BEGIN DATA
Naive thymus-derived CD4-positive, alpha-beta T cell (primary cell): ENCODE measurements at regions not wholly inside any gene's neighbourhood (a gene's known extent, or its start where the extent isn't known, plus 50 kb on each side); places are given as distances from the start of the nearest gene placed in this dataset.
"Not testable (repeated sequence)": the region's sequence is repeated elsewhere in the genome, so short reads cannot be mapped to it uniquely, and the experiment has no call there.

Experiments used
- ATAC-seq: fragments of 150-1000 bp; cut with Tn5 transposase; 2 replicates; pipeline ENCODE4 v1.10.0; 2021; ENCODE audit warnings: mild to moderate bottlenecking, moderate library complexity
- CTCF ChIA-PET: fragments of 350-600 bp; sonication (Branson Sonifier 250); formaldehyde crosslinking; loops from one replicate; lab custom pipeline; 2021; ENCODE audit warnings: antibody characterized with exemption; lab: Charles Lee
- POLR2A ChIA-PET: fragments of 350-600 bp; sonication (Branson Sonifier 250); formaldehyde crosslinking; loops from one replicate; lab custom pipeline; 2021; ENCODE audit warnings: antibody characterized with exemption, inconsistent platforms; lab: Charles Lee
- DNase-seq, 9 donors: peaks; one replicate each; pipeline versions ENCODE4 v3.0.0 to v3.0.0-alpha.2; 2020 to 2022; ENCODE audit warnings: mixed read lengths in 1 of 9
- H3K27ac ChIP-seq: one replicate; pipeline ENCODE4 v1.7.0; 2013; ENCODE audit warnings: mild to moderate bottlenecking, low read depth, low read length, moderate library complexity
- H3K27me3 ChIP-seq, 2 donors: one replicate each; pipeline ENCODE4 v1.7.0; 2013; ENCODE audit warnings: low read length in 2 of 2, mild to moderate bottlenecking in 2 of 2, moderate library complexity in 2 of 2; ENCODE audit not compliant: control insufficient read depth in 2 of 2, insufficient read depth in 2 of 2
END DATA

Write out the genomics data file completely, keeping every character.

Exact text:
Naive thymus-derived CD4-positive, alpha-beta T cell (primary cell): ENCODE measurements at regions not wholly inside any gene's neighbourhood (a gene's known extent, or its start where the extent isn't known, plus 50 kb on each side); places are given as distances from the start of the nearest gene placed in this dataset.
"Not testable (repeated sequence)": the region's sequence is repeated elsewhere in the genome, so short reads cannot be mapped to it uniquely, and the experiment has no call there.

Experiments used
- ATAC-seq: fragments of 150-1000 bp; cut with Tn5 transposase; 2 replicates; pipeline ENCODE4 v1.10.0; 2021; ENCODE audit warnings: mild to moderate bottlenecking, moderate library complexity
- CTCF ChIA-PET: fragments of 350-600 bp; sonication (Branson Sonifier 250); formaldehyde crosslinking; loops from one replicate; lab custom pipeline; 2021; ENCODE audit warnings: antibody characterized with exemption; lab: Charles Lee
- POLR2A ChIA-PET: fragments of 350-600 bp; sonication (Branson Sonifier 250); formaldehyde crosslinking; loops from one replicate; lab custom pipeline; 2021; ENCODE audit warnings: antibody characterized with exemption, inconsistent platforms; lab: Charles Lee
- DNase-seq, 9 donors: peaks; one replicate each; pipeline versions ENCODE4 v3.0.0 to v3.0.0-alpha.2; 2020 to 2022; ENCODE audit warnings: mixed read lengths in 1 of 9
- H3K27ac ChIP-seq: one replicate; pipeline ENCODE4 v1.7.0; 2013; ENCODE audit warnings: mild to moderate bottlenecking, low read depth, low read length, moderate library complexity
- H3K27me3 ChIP-seq, 2 donors: one replicate each; pipeline ENCODE4 v1.7.0; 2013; ENCODE audit warnings: low read length in 2 of 2, mild to moderate bottlenecking in 2 of 2, moderate library complexity in 2 of 2; ENCODE audit not compliant: control insufficient read depth in 2 of 2, insufficient read depth in 2 of 2